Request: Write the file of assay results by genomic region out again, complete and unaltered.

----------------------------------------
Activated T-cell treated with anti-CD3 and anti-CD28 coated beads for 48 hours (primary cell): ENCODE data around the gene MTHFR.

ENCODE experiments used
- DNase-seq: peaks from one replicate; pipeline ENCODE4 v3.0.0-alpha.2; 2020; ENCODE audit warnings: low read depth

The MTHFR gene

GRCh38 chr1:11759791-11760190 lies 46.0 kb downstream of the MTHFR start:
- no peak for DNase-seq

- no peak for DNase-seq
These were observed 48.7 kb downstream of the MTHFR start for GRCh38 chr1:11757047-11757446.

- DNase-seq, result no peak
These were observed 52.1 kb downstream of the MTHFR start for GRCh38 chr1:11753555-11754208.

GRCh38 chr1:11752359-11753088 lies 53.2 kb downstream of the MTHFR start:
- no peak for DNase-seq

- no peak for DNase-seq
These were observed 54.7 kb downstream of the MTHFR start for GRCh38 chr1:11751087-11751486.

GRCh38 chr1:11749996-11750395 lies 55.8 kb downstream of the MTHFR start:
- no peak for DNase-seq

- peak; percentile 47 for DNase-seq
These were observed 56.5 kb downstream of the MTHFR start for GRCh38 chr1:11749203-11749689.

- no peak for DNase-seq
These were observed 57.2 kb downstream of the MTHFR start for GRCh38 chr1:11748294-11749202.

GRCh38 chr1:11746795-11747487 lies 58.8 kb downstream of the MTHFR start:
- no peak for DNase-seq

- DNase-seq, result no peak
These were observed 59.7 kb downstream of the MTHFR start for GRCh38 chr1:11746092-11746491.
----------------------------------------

Activated T-cell treated with anti-CD3 and anti-CD28 coated beads for 48 hours (primary cell): ENCODE data around the gene MTHFR.

ENCODE experiments used
- DNase-seq: peaks from one replicate; pipeline ENCODE4 v3.0.0-alpha.2; 2020; ENCODE audit warnings: low read depth

The MTHFR gene

GRCh38 chr1:11759791-11760190 lies 46.0 kb downstream of the MTHFR start:
- no peak for DNase-seq

- no peak for DNase-seq
These were observed 48.7 kb downstream of the MTHFR start for GRCh38 chr1:11757047-11757446.

- DNase-seq, result no peak
These were observed 52.1 kb downstream of the MTHFR start for GRCh38 chr1:11753555-11754208.

GRCh38 chr1:11752359-11753088 lies 53.2 kb downstream of the MTHFR start:
- no peak for DNase-seq

- no peak for DNase-seq
These were observed 54.7 kb downstream of the MTHFR start for GRCh38 chr1:11751087-11751486.

GRCh38 chr1:11749996-11750395 lies 55.8 kb downstream of the MTHFR start:
- no peak for DNase-seq

- peak; percentile 47 for DNase-seq
These were observed 56.5 kb downstream of the MTHFR start for GRCh38 chr1:11749203-11749689.

- no peak for DNase-seq
These were observed 57.2 kb downstream of the MTHFR start for GRCh38 chr1:11748294-11749202.

GRCh38 chr1:11746795-11747487 lies 58.8 kb downstream of the MTHFR start:
- no peak for DNase-seq

- DNase-seq, result no peak
These were observed 59.7 kb downstream of the MTHFR start for GRCh38 chr1:11746092-11746491.